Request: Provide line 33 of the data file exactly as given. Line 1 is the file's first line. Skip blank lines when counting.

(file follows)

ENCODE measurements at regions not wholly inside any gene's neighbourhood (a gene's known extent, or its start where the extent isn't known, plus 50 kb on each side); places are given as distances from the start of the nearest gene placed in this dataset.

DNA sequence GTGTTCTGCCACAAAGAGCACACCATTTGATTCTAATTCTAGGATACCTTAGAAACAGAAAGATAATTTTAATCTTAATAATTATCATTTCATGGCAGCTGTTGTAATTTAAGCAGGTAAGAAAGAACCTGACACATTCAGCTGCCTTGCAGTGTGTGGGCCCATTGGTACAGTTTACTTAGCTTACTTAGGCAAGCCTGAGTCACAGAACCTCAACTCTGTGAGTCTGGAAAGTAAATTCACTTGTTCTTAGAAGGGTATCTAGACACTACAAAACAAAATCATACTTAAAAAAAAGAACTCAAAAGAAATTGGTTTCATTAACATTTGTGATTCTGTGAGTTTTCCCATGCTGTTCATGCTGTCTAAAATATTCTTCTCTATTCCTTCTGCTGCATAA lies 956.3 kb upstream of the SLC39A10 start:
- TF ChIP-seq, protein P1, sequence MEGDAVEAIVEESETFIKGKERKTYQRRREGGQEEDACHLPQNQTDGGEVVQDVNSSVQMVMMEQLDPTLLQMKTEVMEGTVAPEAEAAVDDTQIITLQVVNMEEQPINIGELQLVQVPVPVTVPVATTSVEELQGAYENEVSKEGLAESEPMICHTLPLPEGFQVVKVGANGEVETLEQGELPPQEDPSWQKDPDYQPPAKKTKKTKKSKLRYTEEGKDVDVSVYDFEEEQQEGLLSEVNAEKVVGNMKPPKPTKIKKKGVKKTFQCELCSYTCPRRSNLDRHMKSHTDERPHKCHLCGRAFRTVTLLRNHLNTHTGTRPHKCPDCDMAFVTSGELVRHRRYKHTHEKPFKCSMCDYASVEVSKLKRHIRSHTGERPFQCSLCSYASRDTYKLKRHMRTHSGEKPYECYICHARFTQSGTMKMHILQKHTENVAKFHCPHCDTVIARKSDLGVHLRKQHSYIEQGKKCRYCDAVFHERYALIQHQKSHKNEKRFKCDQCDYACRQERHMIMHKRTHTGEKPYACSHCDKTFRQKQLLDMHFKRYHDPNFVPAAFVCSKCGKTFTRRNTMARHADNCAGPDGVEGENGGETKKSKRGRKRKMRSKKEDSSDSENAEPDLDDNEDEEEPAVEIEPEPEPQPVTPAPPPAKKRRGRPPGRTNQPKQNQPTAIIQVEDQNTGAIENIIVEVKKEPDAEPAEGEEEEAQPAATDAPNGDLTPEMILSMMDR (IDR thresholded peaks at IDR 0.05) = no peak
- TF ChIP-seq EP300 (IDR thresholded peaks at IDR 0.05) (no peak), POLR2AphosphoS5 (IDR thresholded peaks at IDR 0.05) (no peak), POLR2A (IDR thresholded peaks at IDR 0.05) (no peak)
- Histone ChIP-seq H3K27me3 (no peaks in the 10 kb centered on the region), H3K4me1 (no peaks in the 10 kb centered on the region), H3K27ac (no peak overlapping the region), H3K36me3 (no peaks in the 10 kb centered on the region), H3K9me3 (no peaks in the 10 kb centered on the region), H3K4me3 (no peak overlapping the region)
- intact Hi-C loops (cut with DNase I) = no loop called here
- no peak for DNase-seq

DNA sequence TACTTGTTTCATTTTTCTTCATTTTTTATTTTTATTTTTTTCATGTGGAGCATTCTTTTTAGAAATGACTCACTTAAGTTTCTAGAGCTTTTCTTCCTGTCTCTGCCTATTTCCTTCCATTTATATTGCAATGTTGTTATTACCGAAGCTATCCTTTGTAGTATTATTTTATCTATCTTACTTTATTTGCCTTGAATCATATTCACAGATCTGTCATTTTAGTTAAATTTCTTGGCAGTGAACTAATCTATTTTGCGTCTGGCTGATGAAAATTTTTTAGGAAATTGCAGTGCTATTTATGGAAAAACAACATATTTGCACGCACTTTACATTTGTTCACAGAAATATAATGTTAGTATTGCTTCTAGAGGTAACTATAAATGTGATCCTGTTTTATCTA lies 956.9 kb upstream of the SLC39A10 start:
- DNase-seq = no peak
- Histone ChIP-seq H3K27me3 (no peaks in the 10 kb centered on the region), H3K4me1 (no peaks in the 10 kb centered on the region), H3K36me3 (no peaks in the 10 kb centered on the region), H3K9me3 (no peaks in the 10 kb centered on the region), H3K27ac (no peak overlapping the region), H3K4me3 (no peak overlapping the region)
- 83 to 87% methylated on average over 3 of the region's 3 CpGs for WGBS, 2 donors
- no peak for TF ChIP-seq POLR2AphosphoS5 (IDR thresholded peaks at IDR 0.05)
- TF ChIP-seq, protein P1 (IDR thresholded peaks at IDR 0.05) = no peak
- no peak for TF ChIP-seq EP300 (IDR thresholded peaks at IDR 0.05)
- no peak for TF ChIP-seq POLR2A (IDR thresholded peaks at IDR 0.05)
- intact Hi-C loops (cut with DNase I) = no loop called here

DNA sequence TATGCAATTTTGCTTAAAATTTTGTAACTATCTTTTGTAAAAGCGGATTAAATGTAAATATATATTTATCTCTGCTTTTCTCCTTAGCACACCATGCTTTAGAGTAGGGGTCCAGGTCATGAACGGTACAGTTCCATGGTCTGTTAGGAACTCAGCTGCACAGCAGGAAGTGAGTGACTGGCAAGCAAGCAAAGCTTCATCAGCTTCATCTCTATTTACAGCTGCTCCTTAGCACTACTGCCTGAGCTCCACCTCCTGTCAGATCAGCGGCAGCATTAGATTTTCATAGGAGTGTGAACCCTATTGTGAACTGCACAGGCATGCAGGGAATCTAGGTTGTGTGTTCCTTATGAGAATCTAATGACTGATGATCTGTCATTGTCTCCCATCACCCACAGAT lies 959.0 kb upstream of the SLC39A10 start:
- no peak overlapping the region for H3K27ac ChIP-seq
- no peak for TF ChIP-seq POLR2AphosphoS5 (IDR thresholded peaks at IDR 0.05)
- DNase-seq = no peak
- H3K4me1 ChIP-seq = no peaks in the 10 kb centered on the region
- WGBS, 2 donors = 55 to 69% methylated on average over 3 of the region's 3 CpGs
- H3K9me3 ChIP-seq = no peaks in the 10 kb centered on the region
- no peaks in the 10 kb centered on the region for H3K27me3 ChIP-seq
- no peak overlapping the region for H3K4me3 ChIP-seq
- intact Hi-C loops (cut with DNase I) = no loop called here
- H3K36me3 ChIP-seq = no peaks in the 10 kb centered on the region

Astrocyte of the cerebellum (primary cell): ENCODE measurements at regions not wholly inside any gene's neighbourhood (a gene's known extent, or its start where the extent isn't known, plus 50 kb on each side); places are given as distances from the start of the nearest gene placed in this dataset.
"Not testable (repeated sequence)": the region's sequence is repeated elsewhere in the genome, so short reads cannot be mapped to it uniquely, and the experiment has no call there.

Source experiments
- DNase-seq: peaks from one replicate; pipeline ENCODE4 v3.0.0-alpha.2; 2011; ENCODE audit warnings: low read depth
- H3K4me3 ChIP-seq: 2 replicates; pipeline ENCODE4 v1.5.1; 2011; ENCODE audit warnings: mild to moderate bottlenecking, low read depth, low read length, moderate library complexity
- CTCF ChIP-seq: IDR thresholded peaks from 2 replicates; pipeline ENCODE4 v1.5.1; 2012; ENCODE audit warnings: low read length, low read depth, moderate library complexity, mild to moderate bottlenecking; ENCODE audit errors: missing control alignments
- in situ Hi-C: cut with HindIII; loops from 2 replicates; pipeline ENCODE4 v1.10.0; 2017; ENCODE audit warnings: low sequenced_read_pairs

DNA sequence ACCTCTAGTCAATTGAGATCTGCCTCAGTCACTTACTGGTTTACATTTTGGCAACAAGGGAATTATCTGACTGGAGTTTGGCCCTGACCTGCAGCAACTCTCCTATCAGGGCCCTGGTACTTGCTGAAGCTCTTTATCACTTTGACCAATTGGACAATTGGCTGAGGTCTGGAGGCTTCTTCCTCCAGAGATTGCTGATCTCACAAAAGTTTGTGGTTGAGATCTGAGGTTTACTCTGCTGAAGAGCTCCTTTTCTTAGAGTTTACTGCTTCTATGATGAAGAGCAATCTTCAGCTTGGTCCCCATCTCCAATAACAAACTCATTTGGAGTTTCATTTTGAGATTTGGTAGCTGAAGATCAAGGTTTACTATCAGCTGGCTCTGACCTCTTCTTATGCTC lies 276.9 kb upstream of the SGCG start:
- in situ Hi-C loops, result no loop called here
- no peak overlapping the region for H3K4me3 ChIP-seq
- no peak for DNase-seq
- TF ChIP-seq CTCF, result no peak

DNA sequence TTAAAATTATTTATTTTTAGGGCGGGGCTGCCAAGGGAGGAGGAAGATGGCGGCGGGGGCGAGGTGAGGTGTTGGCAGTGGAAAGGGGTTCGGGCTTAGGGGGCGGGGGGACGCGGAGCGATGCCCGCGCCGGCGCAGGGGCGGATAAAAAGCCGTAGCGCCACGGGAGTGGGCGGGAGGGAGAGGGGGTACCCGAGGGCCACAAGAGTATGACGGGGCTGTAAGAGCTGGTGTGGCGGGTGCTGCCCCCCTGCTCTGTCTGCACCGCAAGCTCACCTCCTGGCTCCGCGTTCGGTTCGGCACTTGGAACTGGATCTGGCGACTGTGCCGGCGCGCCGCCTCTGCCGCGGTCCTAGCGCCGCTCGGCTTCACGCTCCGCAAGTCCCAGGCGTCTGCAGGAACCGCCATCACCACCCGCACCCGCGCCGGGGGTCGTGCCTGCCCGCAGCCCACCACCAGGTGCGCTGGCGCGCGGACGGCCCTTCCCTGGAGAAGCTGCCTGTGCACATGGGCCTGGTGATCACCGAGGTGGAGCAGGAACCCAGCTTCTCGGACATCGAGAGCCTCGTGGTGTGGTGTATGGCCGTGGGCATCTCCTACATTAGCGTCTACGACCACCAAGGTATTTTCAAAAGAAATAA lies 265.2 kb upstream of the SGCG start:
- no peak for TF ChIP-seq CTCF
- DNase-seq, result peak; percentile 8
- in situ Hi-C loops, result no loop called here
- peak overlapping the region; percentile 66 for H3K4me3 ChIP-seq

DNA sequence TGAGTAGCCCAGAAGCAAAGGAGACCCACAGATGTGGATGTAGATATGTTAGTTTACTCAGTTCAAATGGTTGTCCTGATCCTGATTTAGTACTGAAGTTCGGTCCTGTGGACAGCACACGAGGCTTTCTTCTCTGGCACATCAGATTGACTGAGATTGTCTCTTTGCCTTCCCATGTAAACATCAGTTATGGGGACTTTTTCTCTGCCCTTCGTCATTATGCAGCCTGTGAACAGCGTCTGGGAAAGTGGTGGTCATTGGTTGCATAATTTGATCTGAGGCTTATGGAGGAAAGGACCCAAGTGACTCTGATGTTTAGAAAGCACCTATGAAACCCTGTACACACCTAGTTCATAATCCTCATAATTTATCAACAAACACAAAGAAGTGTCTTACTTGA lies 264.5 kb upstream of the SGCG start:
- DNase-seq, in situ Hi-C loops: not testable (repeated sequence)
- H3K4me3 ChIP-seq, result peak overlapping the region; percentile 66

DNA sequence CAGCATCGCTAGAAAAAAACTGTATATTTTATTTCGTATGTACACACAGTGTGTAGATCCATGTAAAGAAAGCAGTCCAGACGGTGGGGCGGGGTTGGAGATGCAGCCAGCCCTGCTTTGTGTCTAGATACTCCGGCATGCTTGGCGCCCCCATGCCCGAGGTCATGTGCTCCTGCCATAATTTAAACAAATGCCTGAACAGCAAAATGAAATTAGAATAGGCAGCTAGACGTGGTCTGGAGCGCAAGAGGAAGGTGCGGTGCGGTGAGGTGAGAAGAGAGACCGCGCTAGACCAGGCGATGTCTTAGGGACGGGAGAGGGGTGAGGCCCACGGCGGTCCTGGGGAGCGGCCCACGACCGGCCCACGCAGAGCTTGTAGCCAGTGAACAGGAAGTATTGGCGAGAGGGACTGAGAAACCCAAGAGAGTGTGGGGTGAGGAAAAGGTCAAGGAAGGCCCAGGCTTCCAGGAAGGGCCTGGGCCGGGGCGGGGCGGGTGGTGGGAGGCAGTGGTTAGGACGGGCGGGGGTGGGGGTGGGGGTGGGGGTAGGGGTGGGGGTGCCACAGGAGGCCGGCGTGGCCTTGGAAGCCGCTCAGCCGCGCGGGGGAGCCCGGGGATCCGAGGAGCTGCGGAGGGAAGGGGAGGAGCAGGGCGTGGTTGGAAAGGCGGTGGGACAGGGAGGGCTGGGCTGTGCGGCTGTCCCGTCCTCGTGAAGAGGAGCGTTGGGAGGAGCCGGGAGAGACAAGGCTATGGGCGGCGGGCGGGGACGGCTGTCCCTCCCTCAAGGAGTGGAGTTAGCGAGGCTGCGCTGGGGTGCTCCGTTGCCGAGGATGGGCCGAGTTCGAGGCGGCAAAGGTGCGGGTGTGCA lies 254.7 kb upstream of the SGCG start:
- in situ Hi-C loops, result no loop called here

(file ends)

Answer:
- CTCF ChIP-seq: IDR thresholded peaks from 2 replicates; pipeline ENCODE4 v1.5.1; 2012; ENCODE audit warnings: low read length, low read depth, moderate library complexity, mild to moderate bottlenecking; ENCODE audit errors: missing control alignments